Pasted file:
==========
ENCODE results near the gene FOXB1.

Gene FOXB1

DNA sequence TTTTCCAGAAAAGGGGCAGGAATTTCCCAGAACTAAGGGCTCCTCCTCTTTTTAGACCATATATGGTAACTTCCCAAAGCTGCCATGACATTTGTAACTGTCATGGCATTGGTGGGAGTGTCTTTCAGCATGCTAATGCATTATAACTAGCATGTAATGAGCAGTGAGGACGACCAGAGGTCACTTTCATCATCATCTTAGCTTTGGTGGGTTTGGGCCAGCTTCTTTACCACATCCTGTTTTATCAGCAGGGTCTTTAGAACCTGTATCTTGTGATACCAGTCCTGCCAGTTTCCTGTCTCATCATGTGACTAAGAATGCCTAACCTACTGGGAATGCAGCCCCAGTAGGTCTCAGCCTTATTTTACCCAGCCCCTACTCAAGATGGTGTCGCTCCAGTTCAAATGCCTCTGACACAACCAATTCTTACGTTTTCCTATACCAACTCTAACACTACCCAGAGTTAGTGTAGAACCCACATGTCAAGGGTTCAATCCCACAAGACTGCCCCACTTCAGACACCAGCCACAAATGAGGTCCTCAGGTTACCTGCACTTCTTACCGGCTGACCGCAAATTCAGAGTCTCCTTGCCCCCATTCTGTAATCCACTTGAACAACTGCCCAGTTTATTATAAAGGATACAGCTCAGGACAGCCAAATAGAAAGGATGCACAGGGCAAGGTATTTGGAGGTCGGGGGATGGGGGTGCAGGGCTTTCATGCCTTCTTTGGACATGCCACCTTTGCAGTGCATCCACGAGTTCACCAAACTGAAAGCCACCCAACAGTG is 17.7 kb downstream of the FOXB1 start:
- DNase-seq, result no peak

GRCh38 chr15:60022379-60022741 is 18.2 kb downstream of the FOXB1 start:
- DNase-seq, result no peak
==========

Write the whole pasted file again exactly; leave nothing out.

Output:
ENCODE results near the gene FOXB1.

Gene FOXB1

DNA sequence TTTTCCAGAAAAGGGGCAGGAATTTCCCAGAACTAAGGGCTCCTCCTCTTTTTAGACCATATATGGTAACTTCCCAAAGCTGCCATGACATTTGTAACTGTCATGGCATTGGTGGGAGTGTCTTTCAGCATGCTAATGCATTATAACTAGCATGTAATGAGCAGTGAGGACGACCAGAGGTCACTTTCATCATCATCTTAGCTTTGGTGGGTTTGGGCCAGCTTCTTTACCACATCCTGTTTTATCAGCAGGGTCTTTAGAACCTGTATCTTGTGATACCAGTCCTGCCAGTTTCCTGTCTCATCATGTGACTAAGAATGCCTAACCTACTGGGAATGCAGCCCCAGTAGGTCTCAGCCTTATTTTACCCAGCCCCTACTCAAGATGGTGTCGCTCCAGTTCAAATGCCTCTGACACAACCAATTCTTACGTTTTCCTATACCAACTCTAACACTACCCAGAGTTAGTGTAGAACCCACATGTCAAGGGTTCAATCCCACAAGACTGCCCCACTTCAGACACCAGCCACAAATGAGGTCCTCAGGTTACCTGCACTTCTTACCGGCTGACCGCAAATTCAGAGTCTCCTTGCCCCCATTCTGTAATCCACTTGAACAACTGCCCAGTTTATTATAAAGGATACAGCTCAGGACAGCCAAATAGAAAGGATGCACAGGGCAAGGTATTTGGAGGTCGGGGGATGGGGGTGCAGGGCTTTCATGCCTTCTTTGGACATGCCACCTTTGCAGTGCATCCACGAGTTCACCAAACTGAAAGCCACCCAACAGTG is 17.7 kb downstream of the FOXB1 start:
- DNase-seq, result no peak

GRCh38 chr15:60022379-60022741 is 18.2 kb downstream of the FOXB1 start:
- DNase-seq, result no peak